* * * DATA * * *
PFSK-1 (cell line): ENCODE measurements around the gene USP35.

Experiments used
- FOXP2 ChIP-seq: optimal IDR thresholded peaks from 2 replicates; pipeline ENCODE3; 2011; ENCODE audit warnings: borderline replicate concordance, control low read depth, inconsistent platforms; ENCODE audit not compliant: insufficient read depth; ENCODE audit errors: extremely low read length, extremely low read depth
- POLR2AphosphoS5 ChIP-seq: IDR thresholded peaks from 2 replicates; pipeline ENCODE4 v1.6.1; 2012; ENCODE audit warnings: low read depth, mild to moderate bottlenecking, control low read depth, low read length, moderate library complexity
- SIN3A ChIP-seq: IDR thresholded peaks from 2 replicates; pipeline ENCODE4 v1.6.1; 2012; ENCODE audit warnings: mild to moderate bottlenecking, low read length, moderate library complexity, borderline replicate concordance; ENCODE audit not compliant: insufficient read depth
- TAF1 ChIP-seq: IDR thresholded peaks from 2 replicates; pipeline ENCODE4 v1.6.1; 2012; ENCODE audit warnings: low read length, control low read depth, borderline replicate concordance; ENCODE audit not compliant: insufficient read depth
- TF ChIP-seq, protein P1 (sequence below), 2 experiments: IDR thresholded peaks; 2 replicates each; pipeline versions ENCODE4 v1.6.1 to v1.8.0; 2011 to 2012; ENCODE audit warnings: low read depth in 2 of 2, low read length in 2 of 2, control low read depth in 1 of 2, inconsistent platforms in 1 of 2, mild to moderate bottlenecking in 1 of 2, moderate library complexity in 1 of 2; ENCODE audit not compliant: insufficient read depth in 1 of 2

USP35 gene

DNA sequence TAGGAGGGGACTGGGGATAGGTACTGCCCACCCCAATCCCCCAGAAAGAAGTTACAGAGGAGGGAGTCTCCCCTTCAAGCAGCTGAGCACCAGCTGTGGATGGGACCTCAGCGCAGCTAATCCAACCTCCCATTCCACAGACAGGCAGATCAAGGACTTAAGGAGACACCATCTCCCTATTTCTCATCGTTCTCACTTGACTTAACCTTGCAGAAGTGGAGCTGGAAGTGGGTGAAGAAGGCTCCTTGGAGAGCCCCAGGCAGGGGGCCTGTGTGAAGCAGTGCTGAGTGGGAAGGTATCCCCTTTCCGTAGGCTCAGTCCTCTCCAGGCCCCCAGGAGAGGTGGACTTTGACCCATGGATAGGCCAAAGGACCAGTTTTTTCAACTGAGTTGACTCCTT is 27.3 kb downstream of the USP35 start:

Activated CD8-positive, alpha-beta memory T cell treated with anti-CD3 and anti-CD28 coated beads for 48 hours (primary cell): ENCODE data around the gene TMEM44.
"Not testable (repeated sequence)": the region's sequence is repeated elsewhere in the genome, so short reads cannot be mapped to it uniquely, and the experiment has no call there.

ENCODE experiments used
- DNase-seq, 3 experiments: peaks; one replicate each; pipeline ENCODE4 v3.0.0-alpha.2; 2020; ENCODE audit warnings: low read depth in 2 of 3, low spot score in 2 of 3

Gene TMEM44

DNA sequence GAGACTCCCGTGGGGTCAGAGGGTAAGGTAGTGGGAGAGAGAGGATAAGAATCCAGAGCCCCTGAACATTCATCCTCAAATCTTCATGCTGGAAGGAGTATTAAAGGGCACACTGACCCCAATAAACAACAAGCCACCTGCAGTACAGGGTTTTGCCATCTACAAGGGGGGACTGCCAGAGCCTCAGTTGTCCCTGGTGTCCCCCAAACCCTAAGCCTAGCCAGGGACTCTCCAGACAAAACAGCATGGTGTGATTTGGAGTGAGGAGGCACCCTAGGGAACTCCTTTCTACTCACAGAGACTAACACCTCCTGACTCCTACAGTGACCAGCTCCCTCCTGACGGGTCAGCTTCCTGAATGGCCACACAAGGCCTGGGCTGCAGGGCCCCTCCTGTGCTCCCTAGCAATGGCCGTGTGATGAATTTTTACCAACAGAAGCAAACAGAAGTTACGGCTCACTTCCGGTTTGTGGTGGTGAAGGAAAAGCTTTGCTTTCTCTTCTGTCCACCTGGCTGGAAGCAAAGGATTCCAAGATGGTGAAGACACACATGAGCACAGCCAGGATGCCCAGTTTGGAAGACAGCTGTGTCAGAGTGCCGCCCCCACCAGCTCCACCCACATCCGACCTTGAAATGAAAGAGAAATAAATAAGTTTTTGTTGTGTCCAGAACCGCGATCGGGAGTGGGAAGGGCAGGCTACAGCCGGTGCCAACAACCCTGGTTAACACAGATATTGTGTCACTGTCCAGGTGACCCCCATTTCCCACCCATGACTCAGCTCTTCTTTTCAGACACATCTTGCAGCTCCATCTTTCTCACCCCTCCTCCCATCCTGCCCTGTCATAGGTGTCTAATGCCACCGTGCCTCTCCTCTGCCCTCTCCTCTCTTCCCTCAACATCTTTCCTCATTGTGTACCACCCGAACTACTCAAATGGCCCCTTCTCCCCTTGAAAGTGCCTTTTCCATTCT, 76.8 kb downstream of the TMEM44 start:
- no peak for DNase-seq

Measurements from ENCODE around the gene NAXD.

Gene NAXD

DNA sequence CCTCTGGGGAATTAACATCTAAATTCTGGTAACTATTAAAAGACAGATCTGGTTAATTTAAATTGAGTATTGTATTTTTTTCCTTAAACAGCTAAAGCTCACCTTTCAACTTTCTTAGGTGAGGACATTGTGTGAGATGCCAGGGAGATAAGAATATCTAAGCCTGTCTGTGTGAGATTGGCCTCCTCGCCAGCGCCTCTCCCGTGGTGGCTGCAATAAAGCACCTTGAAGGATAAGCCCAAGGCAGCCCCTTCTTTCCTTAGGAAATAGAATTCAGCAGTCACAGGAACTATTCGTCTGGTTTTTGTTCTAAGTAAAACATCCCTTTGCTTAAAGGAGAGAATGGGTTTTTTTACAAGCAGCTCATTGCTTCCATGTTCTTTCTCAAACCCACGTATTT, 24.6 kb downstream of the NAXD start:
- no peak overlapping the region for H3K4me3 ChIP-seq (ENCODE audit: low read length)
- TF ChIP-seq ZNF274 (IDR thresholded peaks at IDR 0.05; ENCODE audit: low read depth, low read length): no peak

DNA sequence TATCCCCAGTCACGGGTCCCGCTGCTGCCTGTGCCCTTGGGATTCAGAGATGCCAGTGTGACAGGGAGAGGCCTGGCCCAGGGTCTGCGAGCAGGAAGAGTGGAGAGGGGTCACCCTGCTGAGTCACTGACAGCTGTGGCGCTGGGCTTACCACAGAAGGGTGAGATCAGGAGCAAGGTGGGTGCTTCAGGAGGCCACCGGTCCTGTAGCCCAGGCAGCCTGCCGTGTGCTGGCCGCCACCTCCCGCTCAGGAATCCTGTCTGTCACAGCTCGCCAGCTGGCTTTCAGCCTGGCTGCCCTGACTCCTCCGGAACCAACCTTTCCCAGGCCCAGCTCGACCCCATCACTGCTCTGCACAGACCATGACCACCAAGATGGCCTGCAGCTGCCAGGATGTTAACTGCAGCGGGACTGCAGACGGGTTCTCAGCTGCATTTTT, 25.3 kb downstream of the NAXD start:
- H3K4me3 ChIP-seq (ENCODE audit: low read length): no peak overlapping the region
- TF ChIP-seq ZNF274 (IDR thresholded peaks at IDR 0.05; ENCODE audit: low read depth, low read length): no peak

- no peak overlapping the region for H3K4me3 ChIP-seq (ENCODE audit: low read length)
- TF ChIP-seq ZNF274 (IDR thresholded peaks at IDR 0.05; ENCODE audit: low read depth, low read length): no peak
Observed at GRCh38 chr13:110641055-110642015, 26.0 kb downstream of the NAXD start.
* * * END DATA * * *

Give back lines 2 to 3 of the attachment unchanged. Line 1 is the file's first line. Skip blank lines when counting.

Experiments used
- FOXP2 ChIP-seq: optimal IDR thresholded peaks from 2 replicates; pipeline ENCODE3; 2011; ENCODE audit warnings: borderline replicate concordance, control low read depth, inconsistent platforms; ENCODE audit not compliant: insufficient read depth; ENCODE audit errors: extremely low read length, extremely low read depth